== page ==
DhakaTribune
Wednesday November 22, 2017 01:13 AM

Lone teacher running primary school in Bandarban

Lone teacher running primary school in Bandarban
Rangajhiri Primary School at Baishari union under Bandarban's Naikkhangchhari upazila S Bashu Das/Dhaka Tribune

Luftur Rahman is the sole teacher at a primary school in a remote Bandarban village, where it has become difficult to appoint willing teachers

A small primary school is on the western side of a remote village, riven by a stream. But for the 50 odd students who live on the other side, there is no alternative to crossing the stream by foot.

The little girls and boys do not object much when the water is only knee-high.

But when it rains for consecutive days, the onrush of water from the hill slopes makes it difficult. One runs the risk of getting washed away by the strong current.

Yes, the students of Rangajhiri Primary School at Baishari union under Bandarban’s Naikkhangchhari upazila brave the hurdle most of the days as they do not want to miss a class.

If only the classes could be regularly held.

Their school is run by only one teacher.

No matter how hard he tries, Luftur Rahman, the lone assistant teacher, cannot afford to take all the classes.

The school was established in 2014. A total of four teachers were appointed to the school in the beginning. One of them has been on a six-month leave while two others were transferred on deputation to other schools about one-and-a-half years ago.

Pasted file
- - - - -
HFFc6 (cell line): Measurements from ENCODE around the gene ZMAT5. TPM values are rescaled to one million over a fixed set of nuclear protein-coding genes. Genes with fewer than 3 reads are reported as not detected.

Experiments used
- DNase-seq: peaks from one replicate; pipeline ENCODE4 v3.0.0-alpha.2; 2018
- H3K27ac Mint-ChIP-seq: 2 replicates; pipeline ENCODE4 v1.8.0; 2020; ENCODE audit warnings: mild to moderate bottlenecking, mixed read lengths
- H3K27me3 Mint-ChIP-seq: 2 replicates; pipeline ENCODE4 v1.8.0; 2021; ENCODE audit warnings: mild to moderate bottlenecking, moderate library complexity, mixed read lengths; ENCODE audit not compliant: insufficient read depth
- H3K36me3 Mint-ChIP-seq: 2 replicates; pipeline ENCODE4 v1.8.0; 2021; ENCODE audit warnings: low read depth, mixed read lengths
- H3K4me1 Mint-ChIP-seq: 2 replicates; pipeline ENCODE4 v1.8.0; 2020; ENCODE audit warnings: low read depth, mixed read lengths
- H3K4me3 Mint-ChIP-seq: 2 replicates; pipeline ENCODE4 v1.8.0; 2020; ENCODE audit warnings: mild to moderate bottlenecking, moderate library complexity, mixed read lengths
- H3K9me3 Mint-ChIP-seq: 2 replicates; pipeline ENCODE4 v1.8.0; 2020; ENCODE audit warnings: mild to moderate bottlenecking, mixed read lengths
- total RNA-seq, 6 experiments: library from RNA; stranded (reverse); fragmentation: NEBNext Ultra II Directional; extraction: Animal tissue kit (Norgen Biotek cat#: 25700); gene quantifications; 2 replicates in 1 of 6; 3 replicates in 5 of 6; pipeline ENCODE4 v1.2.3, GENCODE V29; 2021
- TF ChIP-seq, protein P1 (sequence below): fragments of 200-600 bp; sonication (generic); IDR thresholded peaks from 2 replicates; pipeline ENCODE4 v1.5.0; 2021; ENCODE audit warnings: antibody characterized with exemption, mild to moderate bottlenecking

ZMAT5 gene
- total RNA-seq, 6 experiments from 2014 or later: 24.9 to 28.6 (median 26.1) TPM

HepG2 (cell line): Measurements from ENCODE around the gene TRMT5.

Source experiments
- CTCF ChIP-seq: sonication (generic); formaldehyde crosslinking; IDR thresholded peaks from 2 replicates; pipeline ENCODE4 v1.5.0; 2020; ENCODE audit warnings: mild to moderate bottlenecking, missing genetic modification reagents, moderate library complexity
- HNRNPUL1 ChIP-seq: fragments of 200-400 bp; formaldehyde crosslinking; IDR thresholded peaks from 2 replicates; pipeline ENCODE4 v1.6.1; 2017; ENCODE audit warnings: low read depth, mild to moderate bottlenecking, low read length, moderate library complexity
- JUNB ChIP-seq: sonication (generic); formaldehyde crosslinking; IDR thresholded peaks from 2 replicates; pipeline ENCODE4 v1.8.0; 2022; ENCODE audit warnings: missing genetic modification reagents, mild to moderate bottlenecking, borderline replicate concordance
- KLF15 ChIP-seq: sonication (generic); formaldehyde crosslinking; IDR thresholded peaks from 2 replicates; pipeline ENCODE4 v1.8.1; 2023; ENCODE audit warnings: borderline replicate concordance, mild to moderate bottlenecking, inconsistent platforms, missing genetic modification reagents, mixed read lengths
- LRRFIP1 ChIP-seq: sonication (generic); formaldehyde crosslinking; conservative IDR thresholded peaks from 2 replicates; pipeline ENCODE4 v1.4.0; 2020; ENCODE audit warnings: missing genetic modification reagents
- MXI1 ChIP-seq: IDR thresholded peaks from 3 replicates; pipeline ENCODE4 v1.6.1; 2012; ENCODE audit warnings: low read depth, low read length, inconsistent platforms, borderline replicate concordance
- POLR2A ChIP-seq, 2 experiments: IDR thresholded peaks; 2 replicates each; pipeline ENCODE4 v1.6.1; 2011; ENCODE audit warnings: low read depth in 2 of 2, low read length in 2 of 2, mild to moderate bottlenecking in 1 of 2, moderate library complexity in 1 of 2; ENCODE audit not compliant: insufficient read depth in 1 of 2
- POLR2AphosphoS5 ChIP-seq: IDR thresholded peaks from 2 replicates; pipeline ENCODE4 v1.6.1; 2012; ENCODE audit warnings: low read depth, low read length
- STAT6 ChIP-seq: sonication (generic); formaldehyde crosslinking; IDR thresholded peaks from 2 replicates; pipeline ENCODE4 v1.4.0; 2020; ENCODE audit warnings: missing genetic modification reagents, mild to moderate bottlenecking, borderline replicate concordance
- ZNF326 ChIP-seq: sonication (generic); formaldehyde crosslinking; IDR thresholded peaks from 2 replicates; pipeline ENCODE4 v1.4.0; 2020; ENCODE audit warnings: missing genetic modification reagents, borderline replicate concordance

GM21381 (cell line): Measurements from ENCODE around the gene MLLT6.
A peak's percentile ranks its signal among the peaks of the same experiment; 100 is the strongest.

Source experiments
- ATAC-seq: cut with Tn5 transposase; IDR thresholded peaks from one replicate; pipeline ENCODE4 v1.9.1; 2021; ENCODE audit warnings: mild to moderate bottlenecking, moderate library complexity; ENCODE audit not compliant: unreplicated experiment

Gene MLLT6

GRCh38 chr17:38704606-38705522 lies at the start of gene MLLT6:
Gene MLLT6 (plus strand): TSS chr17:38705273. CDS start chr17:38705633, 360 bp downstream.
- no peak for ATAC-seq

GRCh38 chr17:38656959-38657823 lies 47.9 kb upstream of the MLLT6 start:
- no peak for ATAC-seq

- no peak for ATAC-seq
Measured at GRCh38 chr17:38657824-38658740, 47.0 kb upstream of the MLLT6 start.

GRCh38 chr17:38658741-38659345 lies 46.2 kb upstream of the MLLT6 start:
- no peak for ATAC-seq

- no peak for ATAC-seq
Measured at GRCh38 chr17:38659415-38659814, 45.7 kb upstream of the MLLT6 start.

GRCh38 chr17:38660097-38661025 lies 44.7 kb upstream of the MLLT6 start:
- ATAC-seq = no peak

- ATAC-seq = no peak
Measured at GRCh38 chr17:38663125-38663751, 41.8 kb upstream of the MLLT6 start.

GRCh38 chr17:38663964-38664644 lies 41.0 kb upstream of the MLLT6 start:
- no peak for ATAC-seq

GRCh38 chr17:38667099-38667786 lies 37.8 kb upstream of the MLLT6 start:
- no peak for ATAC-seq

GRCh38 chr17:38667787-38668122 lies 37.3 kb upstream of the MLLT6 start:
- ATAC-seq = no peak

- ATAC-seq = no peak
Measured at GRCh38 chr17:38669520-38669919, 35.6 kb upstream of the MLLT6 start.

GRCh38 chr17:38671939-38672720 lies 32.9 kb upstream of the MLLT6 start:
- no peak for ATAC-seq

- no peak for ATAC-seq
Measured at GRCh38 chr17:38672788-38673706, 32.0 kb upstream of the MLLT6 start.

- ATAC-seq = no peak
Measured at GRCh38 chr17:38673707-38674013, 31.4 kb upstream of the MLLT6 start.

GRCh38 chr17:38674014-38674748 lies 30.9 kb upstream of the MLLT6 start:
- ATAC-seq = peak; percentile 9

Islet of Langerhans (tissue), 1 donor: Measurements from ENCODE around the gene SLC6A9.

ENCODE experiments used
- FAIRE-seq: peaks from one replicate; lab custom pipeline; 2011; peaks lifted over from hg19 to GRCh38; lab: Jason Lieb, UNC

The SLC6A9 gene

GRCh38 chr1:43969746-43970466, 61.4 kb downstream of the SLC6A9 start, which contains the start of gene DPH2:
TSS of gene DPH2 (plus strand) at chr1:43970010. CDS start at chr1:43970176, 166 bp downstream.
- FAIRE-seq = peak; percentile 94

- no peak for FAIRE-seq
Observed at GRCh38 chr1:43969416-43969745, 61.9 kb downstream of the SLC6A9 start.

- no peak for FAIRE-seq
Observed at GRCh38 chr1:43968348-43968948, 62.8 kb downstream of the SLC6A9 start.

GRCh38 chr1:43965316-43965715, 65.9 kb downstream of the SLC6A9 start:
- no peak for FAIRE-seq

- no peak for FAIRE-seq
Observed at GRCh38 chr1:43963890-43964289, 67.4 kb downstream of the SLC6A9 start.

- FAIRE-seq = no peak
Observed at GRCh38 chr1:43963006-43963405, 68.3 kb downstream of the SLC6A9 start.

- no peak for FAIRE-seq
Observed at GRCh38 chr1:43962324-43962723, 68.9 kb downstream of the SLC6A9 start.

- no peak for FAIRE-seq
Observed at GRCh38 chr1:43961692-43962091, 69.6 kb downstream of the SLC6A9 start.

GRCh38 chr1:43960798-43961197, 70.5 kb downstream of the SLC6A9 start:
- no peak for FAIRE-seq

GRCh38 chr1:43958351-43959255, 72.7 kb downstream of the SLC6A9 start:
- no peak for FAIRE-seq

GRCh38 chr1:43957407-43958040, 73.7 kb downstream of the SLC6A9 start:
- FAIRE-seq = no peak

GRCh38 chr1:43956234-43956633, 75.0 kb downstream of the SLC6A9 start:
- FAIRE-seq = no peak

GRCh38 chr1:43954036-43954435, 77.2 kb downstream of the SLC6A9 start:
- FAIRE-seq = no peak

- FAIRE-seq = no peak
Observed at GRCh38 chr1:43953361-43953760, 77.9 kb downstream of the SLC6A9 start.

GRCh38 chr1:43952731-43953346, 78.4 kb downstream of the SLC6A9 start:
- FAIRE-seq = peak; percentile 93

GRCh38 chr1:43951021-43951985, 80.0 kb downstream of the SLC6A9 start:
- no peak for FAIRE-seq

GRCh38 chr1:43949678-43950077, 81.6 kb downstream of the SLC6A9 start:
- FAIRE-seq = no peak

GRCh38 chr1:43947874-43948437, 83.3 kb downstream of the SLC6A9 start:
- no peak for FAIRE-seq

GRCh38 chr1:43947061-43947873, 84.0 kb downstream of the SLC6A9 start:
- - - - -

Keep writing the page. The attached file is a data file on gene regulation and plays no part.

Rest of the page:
Rangajhiri is a village among the remotest hills, about 30km off the Naikkhangchhari upazila headquarters, and it is hard to find teachers willing to be appointed there.

Lutfur Rahman said: “It’s a hard-to-reach area and it becomes almost impossible to come to the school during the monsoon. Despite that, most of the students turn up almost every day. They are very eager to learn. They get wet to the bone, but they don’t give up.

“No matter how hard I try, who is going to take all the classes? There are 152 students and there is not even a clerk or a peon to help me.”


Students cross the canal, sometimes over waist-high, to get to school almost everyday | S Bashu Das/Dhaka Tribune


Rozina Akhter, a fifth grader, said: “I go to school even when the water is waist-high at the canal. It becomes a dangerous thing when the canal is up to the brink. I have no way but to be absent on those days.”

Third grader Sadek Hossain said sometimes during the rain, he is required to swim through the canal. “But my younger brother cannot swim. He cannot go to the school on those days,” he added.

Baishari Union Parishad Chairman Md Alam told the Dhaka Tribune that they would arrange for a boat to help the students cross the stream.

“And we hope the government officials concerned will take rapid action to address the teacher crisis at the school,” he added.

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